Don't ignore small water leaks
Whether it's behind the washer, above the ceiling or under the sink, a little drip can lead to big trouble. Water damage happens quickly and can be expensive to fix. Ignore a leak, and you not only could you have a mighty mess on your hands, but your home insurance probably won't bail you out. "What's really important to know for leaks is when did the insured notice it and take action," Says Michael Pridham from SERVPRO of Cambridge/Belmont
"People now build houses to be airtight," says Raffi Yardemian, owner of SERVPRO of Cambridge/Belmont, a property-damage restoration service. "Houses are wrapped in plastic like Saran Wrap. That's good for energy conservation, but if water gets on the wrong side of that plastic, then mold will follow, as certainly as night follows day." Yardemian observes that damage often occurs after people get security systems installed. Holes are drilled into airtight window frames for wires to run through them, but they aren't properly caulked and sealed, allowing water to slowly seep in over time. "You notice that maybe the wall below the window is looking funny, and by that time the framing behind it is rotted out," he says. If the homeowner reports the problem right away, it would likely be covered by home insurance.
Today's houses also have more bathrooms, and the washing machine is often located next to the master bedroom on an upper floor for convenience, Yardemian notes. "That means you've got more pipes, and if the washing machine leaks, it can affect the third floor, the second floor, the first floor and even down to the basement," he says. For water damage from leaky appliances or pipes, the damage must be "sudden and accidental" in order to be covered by insurance - such as a pipe that bursts while you're washing clothes.
But what about a slow leak you can't see? Say, for instance, a pipe behind a wall leaks, and you don't notice it until water starts seeping through the wall. Are you covered? Most likely the answer is yes, as long as you take action as soon as there is evidence of the leak, Yardemian says. "Nobody expects you to tear out your drywall now and again to check the pipes. Call the professionals at SERVPRO of Cambridge/Belmont (617) 864-7378. They will send out a crew to test the walls using moisture detectors and an infrared camera.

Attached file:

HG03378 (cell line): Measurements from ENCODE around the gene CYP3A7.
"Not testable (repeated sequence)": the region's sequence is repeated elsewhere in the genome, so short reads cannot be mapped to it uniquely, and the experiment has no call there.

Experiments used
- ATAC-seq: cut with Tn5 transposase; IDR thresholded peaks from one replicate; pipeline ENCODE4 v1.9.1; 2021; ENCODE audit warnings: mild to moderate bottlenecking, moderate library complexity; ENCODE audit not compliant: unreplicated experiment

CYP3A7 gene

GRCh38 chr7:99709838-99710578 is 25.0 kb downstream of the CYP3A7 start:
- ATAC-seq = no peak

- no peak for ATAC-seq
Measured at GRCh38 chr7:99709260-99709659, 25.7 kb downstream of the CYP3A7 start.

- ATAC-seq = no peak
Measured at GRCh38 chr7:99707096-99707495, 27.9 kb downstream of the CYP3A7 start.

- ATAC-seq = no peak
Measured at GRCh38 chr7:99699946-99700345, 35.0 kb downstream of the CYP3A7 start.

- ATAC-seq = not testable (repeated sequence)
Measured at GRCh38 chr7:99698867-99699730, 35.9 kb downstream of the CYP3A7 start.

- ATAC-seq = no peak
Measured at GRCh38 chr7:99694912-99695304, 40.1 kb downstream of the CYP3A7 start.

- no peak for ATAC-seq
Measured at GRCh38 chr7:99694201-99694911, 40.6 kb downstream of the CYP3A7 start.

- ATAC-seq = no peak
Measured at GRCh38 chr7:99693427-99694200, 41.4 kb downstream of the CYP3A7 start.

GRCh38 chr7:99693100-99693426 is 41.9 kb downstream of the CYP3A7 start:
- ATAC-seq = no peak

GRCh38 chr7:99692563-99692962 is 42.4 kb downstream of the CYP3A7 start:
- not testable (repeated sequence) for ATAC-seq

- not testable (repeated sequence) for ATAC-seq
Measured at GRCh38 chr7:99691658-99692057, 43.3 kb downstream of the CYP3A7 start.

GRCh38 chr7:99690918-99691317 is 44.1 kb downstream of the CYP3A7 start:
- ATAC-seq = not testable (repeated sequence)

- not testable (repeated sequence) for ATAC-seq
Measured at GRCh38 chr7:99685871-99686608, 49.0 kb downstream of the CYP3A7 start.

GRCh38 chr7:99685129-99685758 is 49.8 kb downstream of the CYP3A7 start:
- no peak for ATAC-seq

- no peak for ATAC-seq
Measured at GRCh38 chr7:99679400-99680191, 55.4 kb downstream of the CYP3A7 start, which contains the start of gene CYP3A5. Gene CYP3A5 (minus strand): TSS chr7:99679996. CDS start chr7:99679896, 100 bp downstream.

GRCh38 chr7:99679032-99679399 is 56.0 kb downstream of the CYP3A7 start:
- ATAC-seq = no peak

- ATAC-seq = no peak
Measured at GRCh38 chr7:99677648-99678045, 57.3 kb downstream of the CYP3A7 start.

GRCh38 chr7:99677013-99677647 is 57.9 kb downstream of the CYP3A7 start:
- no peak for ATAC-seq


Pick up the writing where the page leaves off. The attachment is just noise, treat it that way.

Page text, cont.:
Insurance companies understand it's impossible to know you have a hidden leak until the damage becomes apparent. The same goes for leaks behind and under appliances, or above a ceiling. If you can't see the leak, you can still make an insurance claim as long as you report it when it becomes apparent. Don't expect much sympathy if you ignore the wet spot in your ceiling, only to report it when the problem gets worse. The insurance adjuster probably will be able to tell if the damage is fresh.
"If the insured had a leak in the roof and had a pot under it for six months, then that damage is not covered," Yardemian of SERVPRO of Cambridge/Belmont says. "Insurance Professionals are pretty good at seeing whether a wet spot has been there for a while. Sometimes they have engineers go out to look." When it comes to insurance coverage, everything depends on the language in your policy. Although most policies cover damage from leaks as long as you responded quickly, language among policies differs. Keep in mind, though, that while home insurance may cover the water damage to the ceiling, floor, walls or furniture, it won't pay for replacing the worn-out pipe or the leaky roof (unless the roof was damaged by a covered peril, such as hail or a fallen tree).
If you think you have a leak, call the professionals at SERVPRO of Cambridge/Belmont (617) 864-7378